Gerson's writing style is a little dated as is to be expected and the book is let down by frequent typos which I think are caused by automated reading of faded print in an original copy. Mary's friend Tom Medwin gets renamed Toni Medwin, and letters often start with 'my clear'. None of the typos make the book difficult to understand, but the carelessness is distracting and all the instances would be easy to catch and correct if the final copy had been proofread.


Search Lit Flits for more:
Books by Noel Gerson / Biography and memoir / Books from America

10 comments:

  1. Great review,I honestly didn't know all that much about her personal life aside from her writings of course.

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    1. Thanks Kimberly!
      Mary had a fascinating life

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  2. This is perfect timing since I just reread Frankenstein last week lol. I didn't know anything about Mary Shelley though, so I learned a few things just from reading your review!

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    1. I did this the other way around: reading Frankenstein as a consequence of this biography!

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  3. Interestingly my husband who isn't much of a feminist nor a bookworm was the one that told me all about Mary's accomplishments as a poetess and author :)

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    1. That's cool! I was surprised that Mary doubted her own abilities so much because she was a woman. She had so few role models to inspire her. Thank goodness that's changed!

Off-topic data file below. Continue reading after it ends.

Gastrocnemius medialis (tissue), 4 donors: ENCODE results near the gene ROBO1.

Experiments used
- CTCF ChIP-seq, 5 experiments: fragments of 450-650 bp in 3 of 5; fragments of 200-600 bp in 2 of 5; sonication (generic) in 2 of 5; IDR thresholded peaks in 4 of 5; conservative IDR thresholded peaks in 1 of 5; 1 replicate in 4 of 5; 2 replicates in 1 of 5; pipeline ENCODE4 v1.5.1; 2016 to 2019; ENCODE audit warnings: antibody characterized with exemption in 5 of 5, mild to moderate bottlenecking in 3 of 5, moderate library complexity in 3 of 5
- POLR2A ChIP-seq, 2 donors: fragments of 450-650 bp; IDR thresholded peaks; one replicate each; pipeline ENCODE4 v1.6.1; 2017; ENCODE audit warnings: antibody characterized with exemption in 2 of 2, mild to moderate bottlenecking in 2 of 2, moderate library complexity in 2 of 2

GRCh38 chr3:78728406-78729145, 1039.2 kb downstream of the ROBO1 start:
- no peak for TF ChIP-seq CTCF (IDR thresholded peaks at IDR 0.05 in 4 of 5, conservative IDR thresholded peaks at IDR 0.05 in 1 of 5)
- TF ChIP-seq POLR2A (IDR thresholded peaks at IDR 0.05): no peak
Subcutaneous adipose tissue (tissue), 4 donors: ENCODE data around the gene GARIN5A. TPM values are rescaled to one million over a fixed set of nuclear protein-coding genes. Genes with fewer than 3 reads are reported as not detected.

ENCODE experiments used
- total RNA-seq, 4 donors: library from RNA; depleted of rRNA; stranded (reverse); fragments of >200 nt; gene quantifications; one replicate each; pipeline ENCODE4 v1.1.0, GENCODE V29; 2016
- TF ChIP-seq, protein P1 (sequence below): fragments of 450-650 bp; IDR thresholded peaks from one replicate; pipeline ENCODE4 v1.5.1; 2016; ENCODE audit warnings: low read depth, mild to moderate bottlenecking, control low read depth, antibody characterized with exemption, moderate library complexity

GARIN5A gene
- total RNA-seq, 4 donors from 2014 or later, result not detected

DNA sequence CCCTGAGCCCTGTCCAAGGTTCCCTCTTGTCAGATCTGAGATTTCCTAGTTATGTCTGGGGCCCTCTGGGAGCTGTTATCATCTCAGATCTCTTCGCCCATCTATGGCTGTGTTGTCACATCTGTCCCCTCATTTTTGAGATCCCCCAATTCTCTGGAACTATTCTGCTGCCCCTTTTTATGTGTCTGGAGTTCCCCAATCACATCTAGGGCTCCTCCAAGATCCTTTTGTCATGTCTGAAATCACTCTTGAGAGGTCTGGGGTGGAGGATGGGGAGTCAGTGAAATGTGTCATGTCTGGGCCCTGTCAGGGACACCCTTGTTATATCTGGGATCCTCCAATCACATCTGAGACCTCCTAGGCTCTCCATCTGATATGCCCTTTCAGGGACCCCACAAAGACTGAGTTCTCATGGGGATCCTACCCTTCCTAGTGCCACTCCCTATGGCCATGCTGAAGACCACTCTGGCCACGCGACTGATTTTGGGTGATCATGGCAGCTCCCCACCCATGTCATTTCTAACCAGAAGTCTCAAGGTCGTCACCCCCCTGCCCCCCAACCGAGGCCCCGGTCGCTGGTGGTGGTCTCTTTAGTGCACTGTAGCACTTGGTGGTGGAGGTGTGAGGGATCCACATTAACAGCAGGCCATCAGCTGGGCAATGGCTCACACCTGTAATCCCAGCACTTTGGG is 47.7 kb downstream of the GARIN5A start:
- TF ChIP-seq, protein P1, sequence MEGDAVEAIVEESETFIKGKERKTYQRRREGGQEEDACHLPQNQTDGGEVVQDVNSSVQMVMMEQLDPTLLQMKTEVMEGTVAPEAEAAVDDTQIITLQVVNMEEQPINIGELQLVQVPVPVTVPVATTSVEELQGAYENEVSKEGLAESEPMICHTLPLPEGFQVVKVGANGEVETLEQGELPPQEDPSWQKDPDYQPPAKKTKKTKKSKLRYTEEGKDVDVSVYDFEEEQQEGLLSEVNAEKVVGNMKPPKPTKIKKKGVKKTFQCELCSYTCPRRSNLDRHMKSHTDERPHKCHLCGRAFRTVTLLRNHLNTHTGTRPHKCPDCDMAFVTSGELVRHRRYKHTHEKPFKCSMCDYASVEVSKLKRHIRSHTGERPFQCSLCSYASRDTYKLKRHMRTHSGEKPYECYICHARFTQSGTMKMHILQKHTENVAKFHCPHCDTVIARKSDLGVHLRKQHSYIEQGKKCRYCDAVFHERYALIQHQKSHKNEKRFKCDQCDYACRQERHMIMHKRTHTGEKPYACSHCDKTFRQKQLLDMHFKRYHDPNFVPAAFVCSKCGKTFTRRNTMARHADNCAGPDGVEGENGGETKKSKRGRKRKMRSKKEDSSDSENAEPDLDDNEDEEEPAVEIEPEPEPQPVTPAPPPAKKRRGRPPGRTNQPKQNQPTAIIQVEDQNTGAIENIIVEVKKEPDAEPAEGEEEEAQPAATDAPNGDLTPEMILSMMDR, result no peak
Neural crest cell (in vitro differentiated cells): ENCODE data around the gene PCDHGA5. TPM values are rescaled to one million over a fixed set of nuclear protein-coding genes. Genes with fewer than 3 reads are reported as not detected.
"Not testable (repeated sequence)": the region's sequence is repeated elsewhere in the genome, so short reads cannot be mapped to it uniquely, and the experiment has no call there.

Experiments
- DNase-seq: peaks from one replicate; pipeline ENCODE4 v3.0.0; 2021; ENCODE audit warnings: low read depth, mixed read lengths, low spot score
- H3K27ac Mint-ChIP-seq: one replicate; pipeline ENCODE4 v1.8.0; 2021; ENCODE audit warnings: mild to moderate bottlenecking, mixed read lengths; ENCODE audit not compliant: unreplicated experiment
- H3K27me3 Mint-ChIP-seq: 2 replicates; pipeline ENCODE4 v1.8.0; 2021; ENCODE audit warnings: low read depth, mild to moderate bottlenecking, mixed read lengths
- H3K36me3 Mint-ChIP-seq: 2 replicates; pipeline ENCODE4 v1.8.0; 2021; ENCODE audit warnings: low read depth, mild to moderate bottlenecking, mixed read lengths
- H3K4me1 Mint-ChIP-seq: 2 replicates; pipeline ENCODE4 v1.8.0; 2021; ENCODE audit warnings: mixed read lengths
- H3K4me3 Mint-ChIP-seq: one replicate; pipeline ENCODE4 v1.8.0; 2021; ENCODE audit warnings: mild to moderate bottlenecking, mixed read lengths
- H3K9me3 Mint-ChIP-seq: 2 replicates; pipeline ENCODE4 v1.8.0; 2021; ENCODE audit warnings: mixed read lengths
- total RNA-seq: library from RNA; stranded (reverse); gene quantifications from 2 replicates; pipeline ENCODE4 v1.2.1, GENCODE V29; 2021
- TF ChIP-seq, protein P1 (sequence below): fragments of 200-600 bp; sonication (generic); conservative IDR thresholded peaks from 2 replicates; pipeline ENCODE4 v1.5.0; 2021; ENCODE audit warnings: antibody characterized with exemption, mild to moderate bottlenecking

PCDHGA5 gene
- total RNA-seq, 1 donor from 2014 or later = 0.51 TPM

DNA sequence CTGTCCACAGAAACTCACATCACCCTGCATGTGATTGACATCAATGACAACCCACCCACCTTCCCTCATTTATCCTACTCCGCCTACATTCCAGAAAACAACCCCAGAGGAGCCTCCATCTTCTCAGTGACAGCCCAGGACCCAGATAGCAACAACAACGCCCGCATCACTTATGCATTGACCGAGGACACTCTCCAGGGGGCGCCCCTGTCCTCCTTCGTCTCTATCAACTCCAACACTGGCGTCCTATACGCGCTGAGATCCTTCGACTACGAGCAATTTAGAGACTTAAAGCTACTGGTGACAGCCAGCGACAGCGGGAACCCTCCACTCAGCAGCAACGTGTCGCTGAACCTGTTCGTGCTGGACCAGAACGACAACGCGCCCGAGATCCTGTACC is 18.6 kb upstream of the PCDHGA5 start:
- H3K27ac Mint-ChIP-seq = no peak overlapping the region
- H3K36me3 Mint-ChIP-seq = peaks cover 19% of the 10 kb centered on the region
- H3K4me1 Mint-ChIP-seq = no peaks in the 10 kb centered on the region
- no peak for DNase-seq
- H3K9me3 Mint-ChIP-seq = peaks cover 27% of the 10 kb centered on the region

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  4. This is really cool! Strangely, it never occurred to me that someone would have written a book about Mary Shelley but now that I know, I want to read it! I just read Frankenstein last year for the first time and really enjoyed it. That is really irritating about all those preventable typos, though.

    Laura @BlueEyeBooks

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    1. I think the book must have been transferred from paper to digital automatically and no one actually proofread. It's a minor annoyance, but the book is still easily readable.

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  5. I understand how typos can be frustrating, even if you get why they happened. Typos bother me a lot too. I absolutely loved Frankenstein when I read it so I would actually be interested in knowing more about Mary Shelley.

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    1. I knew very little about her so enjoyed learning more. She had an incredible life - especially for the times.